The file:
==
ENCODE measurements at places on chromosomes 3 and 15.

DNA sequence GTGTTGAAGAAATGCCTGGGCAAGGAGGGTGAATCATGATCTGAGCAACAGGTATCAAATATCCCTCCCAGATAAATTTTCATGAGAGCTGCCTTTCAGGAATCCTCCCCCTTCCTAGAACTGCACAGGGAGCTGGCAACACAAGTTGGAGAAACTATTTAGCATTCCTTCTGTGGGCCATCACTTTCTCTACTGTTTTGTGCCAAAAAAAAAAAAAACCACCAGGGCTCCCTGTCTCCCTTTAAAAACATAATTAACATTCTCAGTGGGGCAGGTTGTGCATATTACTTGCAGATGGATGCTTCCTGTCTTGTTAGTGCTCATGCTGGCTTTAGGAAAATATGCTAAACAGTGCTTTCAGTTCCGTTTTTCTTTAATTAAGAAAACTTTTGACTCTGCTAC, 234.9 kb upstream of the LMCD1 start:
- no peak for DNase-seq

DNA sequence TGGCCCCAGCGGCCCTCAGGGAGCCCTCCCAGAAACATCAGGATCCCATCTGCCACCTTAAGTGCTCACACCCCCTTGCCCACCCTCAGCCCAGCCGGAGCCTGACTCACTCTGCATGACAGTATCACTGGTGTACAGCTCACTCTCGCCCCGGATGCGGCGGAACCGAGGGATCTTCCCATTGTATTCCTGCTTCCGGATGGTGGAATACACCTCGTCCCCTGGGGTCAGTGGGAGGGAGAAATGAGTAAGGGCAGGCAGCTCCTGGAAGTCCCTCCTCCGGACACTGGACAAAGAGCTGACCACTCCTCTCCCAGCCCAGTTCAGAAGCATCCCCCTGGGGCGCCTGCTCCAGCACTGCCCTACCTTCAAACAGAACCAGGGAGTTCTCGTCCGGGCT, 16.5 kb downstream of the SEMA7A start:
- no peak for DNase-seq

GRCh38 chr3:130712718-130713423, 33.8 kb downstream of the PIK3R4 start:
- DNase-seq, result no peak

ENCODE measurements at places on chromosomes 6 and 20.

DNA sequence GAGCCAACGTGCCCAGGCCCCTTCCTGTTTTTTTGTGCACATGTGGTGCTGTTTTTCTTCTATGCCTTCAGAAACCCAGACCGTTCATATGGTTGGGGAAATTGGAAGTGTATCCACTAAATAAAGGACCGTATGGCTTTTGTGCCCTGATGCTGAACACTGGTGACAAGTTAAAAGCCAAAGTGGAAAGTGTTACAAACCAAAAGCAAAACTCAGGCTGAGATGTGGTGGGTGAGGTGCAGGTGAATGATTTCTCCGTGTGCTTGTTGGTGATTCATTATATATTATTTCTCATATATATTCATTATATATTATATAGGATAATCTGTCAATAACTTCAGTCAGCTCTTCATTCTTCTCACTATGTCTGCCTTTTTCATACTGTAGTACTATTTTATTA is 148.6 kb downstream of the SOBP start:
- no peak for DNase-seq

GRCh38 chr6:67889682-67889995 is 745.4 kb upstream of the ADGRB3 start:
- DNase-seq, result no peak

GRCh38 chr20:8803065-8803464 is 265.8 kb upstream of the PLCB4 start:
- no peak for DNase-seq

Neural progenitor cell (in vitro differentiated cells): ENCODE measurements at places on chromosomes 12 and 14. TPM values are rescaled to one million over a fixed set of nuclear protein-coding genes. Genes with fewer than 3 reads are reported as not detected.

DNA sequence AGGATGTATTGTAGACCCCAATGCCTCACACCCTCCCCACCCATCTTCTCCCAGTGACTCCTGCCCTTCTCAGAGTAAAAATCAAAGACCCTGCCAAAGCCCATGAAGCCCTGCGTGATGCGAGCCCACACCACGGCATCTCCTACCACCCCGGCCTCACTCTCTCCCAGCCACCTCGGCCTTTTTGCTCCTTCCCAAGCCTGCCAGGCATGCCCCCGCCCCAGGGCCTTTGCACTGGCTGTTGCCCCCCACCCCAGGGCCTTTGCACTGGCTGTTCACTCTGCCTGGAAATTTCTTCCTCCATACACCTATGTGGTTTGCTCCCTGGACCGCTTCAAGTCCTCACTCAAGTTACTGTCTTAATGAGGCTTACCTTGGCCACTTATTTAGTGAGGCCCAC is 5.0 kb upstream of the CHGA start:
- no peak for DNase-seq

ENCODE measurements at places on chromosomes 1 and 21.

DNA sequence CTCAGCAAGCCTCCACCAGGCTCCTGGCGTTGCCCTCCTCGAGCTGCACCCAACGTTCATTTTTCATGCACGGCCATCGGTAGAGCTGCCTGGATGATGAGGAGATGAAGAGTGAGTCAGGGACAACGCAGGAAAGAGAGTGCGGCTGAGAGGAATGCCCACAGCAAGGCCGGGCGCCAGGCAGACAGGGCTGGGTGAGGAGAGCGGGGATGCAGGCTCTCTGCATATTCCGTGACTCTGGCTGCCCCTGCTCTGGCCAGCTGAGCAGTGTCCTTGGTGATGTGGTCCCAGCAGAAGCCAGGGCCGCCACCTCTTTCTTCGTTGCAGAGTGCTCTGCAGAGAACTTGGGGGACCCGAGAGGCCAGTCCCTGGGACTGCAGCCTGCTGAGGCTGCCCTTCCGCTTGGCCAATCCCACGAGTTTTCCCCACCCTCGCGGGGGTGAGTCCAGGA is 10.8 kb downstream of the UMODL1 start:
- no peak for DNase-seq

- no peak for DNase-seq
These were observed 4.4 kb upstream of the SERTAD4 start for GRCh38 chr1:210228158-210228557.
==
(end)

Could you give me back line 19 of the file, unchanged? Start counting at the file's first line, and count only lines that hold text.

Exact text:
DNA sequence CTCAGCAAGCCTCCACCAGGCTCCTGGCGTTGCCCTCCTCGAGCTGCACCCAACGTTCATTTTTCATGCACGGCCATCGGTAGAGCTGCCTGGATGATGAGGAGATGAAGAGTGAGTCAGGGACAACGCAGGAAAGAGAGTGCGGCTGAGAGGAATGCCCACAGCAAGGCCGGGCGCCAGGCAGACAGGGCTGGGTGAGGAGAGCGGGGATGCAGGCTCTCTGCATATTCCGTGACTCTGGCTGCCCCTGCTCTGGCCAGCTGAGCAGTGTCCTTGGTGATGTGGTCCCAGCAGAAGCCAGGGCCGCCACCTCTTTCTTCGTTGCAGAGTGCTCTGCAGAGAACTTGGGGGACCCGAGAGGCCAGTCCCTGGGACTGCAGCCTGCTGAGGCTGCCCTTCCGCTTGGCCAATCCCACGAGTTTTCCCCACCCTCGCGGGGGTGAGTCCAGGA is 10.8 kb downstream of the UMODL1 start: